Justice Doherty, writing for a unanimous Court of Appeal, accepted the appellant’s argument that the two verdicts were inconsistent, setting aside the conviction on count one as unreasonable under section 686(1)(a)(i) of the Code: “I find no basis upon which the conviction on count one and the acquittal on count two can be reconciled… Nothing in the different causation elements of the offences… or in the evidence relevant to the counts, affords any explanation for the different verdicts. The appellant has demonstrated that no jury could reasonably convict on count one and acquit outright on count two. The conviction on count one must be quashed” (para 24).
The Court of Appeal then had to exercise its discretion as to whether to enter an acquittal or order a new trial on the “unreasonable” Count 1 verdict, in accordance with section 686(2) of the Code. Justice Doherty found it appropriate to order an acquittal on the basis of the availability of issue estoppel. If, in a previous trial, a factual issue is decided in favour of the accused, the doctrine of estoppel operates to preclude the Crown from leading evidence at a subsequent trial to prove the contrary.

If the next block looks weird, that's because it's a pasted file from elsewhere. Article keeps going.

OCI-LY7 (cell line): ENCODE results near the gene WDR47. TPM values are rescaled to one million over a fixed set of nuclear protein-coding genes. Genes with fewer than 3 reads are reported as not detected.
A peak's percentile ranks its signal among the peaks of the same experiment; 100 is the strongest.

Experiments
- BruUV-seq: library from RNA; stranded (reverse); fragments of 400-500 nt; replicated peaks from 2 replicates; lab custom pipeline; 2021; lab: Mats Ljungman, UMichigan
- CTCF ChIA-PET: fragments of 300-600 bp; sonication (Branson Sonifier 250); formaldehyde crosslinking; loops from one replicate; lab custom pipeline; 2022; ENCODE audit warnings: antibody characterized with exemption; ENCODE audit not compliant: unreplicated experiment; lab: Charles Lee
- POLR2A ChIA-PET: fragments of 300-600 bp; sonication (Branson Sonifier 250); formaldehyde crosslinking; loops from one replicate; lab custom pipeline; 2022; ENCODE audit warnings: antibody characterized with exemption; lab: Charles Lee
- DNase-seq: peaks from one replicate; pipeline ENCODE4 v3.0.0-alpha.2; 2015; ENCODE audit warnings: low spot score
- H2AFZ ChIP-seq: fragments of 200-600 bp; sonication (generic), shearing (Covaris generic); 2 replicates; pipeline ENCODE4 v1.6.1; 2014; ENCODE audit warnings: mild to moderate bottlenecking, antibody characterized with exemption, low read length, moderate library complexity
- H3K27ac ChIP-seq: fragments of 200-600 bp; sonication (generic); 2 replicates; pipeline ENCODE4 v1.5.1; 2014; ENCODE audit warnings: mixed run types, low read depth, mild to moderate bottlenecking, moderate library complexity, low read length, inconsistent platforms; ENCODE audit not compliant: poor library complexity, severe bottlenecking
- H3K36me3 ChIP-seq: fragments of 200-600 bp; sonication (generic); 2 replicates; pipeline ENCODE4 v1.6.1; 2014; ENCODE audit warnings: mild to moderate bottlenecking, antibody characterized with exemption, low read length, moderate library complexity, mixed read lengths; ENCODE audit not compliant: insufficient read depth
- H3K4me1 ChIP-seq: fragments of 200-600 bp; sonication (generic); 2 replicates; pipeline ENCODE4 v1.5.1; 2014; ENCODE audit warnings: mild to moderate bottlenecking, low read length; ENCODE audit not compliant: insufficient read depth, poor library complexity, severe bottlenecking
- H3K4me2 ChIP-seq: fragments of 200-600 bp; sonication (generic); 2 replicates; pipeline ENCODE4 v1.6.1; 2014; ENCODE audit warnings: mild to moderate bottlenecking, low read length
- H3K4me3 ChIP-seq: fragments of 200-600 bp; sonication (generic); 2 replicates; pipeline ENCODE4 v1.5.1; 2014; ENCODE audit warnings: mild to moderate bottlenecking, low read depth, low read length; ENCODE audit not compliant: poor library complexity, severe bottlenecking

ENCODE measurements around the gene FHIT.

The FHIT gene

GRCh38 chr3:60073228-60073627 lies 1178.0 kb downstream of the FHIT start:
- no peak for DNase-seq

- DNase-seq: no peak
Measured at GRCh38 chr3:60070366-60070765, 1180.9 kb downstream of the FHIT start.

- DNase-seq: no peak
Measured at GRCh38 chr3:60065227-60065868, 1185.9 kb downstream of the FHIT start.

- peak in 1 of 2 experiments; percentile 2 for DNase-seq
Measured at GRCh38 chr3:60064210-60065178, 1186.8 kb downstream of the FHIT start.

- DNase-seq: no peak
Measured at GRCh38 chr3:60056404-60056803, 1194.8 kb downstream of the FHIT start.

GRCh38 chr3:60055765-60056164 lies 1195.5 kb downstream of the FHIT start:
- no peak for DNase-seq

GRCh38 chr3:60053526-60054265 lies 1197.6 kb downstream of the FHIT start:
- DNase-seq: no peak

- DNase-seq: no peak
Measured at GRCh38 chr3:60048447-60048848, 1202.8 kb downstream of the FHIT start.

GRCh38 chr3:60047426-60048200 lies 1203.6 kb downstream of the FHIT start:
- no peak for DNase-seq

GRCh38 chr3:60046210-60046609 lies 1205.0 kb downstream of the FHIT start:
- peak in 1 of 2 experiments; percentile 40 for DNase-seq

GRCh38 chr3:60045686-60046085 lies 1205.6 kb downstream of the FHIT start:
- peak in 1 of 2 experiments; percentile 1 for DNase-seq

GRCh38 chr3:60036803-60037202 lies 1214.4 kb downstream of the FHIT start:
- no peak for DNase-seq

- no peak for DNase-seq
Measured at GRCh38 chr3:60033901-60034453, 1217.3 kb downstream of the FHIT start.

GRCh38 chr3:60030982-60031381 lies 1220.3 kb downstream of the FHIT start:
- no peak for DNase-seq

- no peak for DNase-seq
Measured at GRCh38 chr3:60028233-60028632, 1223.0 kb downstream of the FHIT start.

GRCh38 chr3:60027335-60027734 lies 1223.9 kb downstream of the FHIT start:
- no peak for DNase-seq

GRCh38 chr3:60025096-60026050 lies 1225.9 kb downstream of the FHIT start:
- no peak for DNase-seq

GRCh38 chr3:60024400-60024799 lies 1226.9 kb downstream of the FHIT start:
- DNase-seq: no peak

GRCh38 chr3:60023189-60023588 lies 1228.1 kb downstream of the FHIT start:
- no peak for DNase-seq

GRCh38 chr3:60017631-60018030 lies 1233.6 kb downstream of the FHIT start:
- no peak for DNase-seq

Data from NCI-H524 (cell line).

In other words, if the Court of Appeal ordered a new trial on Count 1 here, the accused could use his acquittal on Count 2 to estop the Crown from adducing evidence to either his identity or the nature of his driving, insulating him a conviction that requires proof of both elements. Thus, Justice Doherty writes “An order directing a new trial on that count [Count 1] would be pointless. I would enter an acquittal on count one” (para 27).
In Light of Count 1’s Unreasonableness, Should the Other Convictions Stand?
Justice Doherty appears to accept the appellant’s submission that the inconsistency between Counts 1 and 2 seriously undermines the legitimacy and reliability of all of the convictions, noting that the inconsistency “raises serious doubts about all of the convictions,” and suggests either a “serious misunderstanding of the trial judge’s instructions, or a misguided compromise among the jurors as to the appropriate verdicts” (para 29). As such, he proceeds with all convictions quashed. This, however, does not end the inquiry, as the Court of Appeal must make what it sees as the appropriate orders for the quashed Counts 4, 5, and 6.
Justice Doherty first considers Mr. DeForest’s Count 6 conviction for obstructing police, sending it back for a new trial, as there would be no available issue estoppel claim on this count (para 31). The Court of Appeal then considers whether Ms. Catton’s convictions can stand. On Count 5, Justice Doherty finds no reason to distinguish her conviction for obstructing police from Mr. DeForest’s Count 6 conviction, and as such, orders a new trial.